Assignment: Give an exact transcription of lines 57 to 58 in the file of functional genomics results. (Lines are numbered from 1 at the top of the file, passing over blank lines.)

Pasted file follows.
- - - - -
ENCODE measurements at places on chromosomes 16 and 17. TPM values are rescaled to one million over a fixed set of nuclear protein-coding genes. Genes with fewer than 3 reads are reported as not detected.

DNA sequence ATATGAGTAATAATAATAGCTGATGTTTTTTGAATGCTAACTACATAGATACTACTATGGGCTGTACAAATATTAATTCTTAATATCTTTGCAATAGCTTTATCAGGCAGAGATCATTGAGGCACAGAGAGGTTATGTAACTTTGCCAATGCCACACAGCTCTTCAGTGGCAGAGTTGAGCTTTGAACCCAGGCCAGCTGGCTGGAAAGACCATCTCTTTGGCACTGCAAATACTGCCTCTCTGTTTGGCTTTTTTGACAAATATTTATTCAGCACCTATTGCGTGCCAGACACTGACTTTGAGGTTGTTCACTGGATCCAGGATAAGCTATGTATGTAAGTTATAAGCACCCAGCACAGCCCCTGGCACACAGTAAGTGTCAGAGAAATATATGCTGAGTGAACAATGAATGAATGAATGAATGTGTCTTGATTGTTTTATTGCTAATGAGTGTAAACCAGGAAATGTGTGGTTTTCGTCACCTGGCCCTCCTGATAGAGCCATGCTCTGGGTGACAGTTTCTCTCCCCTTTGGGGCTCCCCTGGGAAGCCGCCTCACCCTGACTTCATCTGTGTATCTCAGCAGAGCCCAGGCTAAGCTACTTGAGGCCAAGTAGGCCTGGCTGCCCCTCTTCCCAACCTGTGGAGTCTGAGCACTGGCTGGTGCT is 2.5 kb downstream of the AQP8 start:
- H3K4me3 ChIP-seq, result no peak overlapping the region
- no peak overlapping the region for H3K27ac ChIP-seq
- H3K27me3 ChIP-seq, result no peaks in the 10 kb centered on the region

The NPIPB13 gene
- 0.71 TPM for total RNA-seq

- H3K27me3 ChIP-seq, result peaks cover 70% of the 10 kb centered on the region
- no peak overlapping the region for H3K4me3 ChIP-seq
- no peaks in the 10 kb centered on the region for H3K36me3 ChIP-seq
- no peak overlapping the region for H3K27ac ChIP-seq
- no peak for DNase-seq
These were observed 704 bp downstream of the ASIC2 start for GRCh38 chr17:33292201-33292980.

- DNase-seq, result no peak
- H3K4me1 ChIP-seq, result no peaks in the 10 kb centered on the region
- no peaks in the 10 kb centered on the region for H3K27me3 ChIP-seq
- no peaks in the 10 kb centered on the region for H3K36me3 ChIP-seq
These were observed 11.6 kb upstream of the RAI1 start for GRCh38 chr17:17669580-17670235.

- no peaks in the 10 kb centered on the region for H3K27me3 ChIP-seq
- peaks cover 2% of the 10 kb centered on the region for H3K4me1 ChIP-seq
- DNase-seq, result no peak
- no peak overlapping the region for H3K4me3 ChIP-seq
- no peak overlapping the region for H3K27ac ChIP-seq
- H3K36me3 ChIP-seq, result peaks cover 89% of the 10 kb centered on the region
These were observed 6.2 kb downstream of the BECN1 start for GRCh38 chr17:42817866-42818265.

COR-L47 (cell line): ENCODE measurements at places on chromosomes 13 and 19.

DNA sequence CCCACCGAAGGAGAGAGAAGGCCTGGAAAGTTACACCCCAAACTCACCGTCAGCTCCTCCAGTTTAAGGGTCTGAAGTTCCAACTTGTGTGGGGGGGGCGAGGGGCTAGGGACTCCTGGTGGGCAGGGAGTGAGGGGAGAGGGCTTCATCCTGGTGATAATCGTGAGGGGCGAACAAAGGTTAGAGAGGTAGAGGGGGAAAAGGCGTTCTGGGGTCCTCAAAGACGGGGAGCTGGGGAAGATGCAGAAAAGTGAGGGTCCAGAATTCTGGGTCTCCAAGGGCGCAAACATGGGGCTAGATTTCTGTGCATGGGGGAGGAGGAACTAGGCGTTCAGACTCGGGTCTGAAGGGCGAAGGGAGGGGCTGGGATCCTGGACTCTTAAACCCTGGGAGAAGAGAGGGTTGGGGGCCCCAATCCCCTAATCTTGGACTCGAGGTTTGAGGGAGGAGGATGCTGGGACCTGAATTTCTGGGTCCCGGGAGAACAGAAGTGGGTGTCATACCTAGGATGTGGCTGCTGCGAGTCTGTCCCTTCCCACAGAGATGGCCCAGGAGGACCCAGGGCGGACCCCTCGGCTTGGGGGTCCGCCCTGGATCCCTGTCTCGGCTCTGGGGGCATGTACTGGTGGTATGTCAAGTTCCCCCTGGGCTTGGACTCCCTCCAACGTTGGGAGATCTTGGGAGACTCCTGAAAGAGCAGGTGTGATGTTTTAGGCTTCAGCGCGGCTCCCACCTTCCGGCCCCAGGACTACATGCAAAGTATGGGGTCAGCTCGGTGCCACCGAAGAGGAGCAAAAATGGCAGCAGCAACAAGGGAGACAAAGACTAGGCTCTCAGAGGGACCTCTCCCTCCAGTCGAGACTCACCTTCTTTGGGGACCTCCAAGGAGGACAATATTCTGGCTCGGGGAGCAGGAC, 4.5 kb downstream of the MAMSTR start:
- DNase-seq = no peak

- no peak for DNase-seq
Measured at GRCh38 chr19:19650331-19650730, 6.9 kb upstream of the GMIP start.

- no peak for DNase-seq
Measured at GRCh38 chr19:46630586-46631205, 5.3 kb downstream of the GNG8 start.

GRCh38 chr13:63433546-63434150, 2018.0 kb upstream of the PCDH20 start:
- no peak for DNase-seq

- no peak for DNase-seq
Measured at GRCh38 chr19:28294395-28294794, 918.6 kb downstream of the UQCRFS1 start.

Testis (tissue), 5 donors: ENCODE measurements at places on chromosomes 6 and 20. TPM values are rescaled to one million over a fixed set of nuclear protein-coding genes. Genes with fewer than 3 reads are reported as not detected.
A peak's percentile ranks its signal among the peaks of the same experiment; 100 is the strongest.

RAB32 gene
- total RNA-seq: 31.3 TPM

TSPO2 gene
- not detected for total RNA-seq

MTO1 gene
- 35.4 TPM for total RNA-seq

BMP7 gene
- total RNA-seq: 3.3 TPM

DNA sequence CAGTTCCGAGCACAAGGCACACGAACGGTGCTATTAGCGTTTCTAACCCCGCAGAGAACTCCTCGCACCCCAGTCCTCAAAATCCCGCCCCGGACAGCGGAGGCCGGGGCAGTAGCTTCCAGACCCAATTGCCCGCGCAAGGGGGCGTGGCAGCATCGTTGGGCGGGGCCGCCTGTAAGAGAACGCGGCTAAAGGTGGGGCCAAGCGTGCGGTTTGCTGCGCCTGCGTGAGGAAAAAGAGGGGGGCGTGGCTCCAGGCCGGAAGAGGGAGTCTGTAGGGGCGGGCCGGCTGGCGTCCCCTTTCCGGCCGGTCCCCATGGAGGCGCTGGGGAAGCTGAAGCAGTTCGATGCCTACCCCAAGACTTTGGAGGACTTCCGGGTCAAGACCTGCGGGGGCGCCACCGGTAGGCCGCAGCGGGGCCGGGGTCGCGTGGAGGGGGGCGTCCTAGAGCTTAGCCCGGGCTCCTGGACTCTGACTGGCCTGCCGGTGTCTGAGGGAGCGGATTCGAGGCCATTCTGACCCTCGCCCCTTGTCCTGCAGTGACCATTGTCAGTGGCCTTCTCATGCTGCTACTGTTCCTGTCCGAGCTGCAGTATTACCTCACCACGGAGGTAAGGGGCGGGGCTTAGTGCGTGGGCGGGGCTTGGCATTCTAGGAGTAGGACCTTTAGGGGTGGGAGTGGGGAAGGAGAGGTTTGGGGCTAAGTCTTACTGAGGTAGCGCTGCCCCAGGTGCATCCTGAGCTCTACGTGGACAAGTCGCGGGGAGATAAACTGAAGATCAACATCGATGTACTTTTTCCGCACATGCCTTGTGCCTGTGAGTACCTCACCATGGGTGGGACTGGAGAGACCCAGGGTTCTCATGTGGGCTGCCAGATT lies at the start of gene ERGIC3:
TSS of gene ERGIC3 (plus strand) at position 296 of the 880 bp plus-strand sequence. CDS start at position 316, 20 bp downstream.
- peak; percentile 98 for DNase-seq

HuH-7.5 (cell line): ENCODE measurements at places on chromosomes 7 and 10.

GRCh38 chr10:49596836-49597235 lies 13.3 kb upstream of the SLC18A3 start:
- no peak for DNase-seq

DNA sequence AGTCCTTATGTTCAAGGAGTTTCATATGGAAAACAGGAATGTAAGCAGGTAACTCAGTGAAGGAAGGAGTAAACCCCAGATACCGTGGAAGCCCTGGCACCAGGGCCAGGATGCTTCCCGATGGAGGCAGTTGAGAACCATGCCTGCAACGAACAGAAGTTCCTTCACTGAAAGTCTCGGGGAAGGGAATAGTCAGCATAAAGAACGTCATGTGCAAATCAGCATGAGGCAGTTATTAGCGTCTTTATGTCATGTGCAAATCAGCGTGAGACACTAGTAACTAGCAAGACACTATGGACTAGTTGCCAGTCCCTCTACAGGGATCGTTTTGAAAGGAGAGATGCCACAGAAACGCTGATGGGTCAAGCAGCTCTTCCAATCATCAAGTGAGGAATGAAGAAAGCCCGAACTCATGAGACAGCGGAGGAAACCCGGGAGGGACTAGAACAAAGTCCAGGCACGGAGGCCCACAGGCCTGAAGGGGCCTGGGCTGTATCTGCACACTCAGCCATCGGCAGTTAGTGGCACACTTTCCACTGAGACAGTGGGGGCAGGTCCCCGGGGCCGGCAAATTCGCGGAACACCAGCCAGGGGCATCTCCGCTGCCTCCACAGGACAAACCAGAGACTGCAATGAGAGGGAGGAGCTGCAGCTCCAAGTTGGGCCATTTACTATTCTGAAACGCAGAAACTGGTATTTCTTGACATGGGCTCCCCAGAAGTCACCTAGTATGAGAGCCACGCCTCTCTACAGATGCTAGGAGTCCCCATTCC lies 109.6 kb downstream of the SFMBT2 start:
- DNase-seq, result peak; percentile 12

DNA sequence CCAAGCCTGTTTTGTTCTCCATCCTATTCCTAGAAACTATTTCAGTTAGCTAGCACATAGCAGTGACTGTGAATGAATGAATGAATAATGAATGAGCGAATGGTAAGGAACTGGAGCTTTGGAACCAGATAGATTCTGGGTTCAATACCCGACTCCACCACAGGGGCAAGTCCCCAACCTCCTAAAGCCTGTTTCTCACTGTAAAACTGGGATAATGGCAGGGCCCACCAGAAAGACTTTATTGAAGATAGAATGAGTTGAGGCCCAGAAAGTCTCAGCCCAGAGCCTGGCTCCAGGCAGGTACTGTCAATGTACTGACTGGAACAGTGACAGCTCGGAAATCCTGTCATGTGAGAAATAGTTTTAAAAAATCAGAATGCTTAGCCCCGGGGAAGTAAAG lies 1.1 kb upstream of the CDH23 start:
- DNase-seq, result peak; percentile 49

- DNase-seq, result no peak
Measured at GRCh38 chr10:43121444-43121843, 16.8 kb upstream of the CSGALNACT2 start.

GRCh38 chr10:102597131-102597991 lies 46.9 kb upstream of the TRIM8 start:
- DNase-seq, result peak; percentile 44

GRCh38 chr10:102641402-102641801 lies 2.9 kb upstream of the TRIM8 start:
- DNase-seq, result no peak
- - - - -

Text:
- DNase-seq, result no peak
Measured at GRCh38 chr10:43121444-43121843, 16.8 kb upstream of the CSGALNACT2 start.